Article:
Delair Bridge

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Delair Bridge
The Delair Bridge from Pennsauken, NJ
Coordinates 39°58′57″N 75°04′09″W / 39.98250°N 75.06917°W / 39.98250; -75.06917 (Delair Bridge)Coordinates: 39°58′57″N 75°04′09″W / 39.98250°N 75.06917°W / 39.98250; -75.06917 (Delair Bridge)
Carries Trains of New Jersey Transit Atlantic City Line and Conrail
Crosses Delaware River
Locale Philadelphia, PA, and Pennsauken Township, NJ
Official name Delair Memorial Railroad Drawbridge
Design Steel Lift Bridge
Total length 4,396 feet (1,340 m)
Longest span 542 feet (165 m)
Opened 1896

The Delair Bridge, officially named the Delair Memorial Railroad Drawbridge, is a railroad bridge with vertical-lift section, carrying the New Jersey Transit Atlantic City Line and a former Conrail line, now a shared asset between Norfolk Southern Railway and CSX Transportation. It crosses the Delaware River between Philadelphia, Pennsylvania, and Pennsauken Township, New Jersey, just south of the Betsy Ross Bridge. The bridge's southern track is currently reserved for freight traffic, and the northern track is currently reserved for the Atlantic City Line. As part of the upcoming Pennsauken Transit Center project, which will involve building a station complex where the River LINE passes under the Delair Bridge's approach, a station will be constructed on the NJ approach. Since the Atlantic City Line station portion will use both tracks, both tracks will be used for passenger service in the future, with freight traffic also gaining use of both tracks.[1] In December 2011, an $18.5 million Transportation Investment Generating Economic Recovery (TIGER) grant was awarded to South Jersey Port by the United States Department of Transportation for rehabilitation of the bridge.[2]


The Delair Bridge and the Betsy Ross Bridge from Pennsauken, NJ.

The Delair Bridge, built by the Pennsylvania Railroad (PRR) in 1895–1896, was the first bridge of any sort between Philadelphia and New Jersey. The steel span connected PRR tracks in North Philadelphia to southern New Jersey. It consisted of three fixed Pennsylvania truss spans and a through-truss swing-span drawbridge totaling 1,943 feet (592 m). Approach trestles of 2,129 feet (649 m) on the Pennsylvania side and 324 feet (99 m) on the New Jersey side bring its total length to 4,396 feet (1,340 m).[3]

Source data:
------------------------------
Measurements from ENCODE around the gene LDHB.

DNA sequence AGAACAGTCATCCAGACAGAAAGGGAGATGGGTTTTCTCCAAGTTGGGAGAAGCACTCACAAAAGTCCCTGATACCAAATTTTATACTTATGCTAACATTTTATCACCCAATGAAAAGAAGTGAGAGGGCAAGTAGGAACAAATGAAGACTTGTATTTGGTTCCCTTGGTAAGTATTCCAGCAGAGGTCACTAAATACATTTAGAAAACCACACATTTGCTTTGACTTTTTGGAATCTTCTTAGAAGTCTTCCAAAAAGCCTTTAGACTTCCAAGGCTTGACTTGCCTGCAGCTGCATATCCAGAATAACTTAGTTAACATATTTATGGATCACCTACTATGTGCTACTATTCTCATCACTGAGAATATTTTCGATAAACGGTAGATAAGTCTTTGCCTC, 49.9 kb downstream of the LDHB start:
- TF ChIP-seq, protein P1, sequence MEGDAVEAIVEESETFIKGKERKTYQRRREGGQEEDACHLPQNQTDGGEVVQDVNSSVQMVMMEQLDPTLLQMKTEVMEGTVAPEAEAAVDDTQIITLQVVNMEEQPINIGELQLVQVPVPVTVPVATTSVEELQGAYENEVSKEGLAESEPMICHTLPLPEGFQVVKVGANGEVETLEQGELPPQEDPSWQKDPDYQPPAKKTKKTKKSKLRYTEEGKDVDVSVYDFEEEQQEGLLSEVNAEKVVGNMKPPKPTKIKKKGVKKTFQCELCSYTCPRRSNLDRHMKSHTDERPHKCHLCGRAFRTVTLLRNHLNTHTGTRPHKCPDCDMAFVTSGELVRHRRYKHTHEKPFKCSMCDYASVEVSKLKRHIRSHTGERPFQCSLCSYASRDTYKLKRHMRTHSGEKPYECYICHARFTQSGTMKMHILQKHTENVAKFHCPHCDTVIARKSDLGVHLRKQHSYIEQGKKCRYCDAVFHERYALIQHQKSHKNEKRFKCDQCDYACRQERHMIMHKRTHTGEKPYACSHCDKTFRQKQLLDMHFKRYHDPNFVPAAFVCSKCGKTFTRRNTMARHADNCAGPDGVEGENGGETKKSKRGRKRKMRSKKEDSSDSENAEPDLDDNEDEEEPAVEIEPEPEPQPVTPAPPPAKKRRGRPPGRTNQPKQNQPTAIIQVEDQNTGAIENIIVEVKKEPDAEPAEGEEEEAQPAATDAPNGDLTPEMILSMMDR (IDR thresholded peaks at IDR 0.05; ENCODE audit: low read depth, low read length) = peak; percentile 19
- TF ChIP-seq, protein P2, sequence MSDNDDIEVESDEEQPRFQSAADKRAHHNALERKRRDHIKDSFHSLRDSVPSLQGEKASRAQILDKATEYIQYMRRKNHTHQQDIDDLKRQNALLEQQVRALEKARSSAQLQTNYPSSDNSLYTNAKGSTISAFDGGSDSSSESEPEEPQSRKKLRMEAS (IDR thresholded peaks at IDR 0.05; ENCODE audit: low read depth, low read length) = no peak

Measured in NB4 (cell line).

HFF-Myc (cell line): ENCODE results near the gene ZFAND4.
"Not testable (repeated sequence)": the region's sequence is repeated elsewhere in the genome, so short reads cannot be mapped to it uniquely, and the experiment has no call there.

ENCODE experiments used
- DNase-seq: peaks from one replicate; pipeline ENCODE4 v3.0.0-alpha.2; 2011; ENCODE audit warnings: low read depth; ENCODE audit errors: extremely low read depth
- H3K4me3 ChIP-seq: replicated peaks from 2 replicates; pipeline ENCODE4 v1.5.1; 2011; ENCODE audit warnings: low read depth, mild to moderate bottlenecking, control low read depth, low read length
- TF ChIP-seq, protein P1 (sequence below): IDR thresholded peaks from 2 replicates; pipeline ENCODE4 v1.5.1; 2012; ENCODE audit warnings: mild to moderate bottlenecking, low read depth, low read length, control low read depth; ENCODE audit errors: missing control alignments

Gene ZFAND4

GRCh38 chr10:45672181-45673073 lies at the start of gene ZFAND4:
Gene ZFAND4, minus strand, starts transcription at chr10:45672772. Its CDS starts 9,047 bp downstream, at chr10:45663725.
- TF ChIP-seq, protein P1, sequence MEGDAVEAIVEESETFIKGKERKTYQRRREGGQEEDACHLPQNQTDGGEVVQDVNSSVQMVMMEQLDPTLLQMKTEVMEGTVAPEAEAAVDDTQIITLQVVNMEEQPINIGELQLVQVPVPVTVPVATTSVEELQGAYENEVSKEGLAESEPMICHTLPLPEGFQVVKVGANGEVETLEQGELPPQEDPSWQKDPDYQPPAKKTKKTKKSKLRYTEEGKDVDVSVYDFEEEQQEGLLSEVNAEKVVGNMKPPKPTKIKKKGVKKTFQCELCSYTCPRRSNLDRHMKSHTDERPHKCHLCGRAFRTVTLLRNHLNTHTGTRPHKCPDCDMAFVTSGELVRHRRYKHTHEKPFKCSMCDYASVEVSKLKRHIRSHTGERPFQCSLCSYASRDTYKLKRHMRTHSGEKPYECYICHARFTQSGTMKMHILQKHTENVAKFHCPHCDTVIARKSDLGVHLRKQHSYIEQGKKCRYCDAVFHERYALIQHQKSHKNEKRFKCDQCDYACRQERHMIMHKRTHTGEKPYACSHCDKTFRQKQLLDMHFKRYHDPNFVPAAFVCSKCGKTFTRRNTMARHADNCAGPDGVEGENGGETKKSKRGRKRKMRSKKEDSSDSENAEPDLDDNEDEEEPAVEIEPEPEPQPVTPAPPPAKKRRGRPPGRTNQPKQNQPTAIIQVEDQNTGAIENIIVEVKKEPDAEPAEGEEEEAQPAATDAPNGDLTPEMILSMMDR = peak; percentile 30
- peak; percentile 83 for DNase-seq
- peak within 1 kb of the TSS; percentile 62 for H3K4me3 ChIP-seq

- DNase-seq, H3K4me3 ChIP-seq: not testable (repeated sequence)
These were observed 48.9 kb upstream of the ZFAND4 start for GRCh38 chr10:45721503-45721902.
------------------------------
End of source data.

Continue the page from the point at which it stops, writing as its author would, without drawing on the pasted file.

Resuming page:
Starting in 1958, the PRR converted the bridge into a vertical-lift span to increase clearance for river traffic. The 542 feet (165 m) movable link was floated into place in one piece to facilitate installation and minimize delay.[4] Work was completed in 1960. The Delair Bridge was the longest and heaviest double-track lift bridge in the world at the time.[5]

The bridge was also electrified in the late 1930s,[6] allowing freight trains hauled by electric locomotives to access the Pavonia Yard in Camden, New Jersey from the Northeast Corridor. Electrification was removed by January, 1967[7] but was restored in May 1973.[8] However, Conrail ceased electric freight operations in 1981 and removed the wires several years later.

Passenger train traffic on the bridge ceased in 1969, but was restored in 1990.

A brief shot of the bridge can be seen in the movie Transformers: Revenge of the Fallen from the defunct PECO Richmond power station on the Pennsylvania side of the river.

See also[edit]


  1. ^ "Project Scope". NJ Transit. 
  2. ^
  3. ^ Spivey, Justin M. (April 2001). "Pennsylvania & New Jersey Railroad, Delaware River Bridge" (PDF). Historic American Engineering Record. Washington, D.C.: Library of Congress. p. 3. Retrieved February 1, 2014. 
  4. ^ "PRR Bridge Will Set a Record," Railway Age, vol. 145, No. 3 (21 July 1958): 18-33.
  5. ^ Note that the single-track Cape Cod Canal Railroad Bridge is 2 feet (0.61 m) longer; see figures in David B. Steinman, "The World’s Most Notable Bridges," Engineering News-Record, vol. 141, No. 24 (9 Dec. 1948): 92-94.
  6. ^ The line to Pavnoia Yard or Atlantic City is not listed in Drawing ET-1, dated June 10, 1935. Electrification was likely after this, although the Richmond Substation was installed by 1932.
  7. ^ PRR Interlocking Diagram for JERSEY, dated January 1, 1971,Retrieved 12/26/2010.
  8. ^ Baer, Christopher T. "PRR Chronology 1973" (PDF). Pennsylvania Railroad Technical and Historical Society. Retrieved 2 September 2012. 

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